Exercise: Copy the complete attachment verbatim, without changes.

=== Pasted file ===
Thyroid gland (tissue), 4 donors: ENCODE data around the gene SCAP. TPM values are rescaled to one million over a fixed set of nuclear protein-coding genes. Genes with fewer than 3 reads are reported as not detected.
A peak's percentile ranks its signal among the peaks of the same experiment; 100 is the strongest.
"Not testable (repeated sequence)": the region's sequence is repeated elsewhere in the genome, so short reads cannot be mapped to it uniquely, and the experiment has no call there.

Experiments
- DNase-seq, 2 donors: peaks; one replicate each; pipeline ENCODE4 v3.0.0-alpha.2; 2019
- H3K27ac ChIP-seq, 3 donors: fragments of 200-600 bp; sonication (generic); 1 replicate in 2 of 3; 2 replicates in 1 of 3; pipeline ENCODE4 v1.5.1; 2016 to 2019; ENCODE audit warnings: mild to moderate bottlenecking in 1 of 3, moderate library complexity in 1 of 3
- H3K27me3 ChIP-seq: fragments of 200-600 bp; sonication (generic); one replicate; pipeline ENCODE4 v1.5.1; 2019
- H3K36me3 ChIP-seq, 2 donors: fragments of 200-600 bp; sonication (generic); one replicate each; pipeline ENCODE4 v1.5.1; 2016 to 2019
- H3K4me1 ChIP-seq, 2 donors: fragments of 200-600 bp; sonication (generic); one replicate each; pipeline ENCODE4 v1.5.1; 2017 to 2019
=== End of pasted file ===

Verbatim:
Thyroid gland (tissue), 4 donors: ENCODE data around the gene SCAP. TPM values are rescaled to one million over a fixed set of nuclear protein-coding genes. Genes with fewer than 3 reads are reported as not detected.
A peak's percentile ranks its signal among the peaks of the same experiment; 100 is the strongest.
"Not testable (repeated sequence)": the region's sequence is repeated elsewhere in the genome, so short reads cannot be mapped to it uniquely, and the experiment has no call there.

Experiments
- DNase-seq, 2 donors: peaks; one replicate each; pipeline ENCODE4 v3.0.0-alpha.2; 2019
- H3K27ac ChIP-seq, 3 donors: fragments of 200-600 bp; sonication (generic); 1 replicate in 2 of 3; 2 replicates in 1 of 3; pipeline ENCODE4 v1.5.1; 2016 to 2019; ENCODE audit warnings: mild to moderate bottlenecking in 1 of 3, moderate library complexity in 1 of 3
- H3K27me3 ChIP-seq: fragments of 200-600 bp; sonication (generic); one replicate; pipeline ENCODE4 v1.5.1; 2019
- H3K36me3 ChIP-seq, 2 donors: fragments of 200-600 bp; sonication (generic); one replicate each; pipeline ENCODE4 v1.5.1; 2016 to 2019
- H3K4me1 ChIP-seq, 2 donors: fragments of 200-600 bp; sonication (generic); one replicate each; pipeline ENCODE4 v1.5.1; 2017 to 2019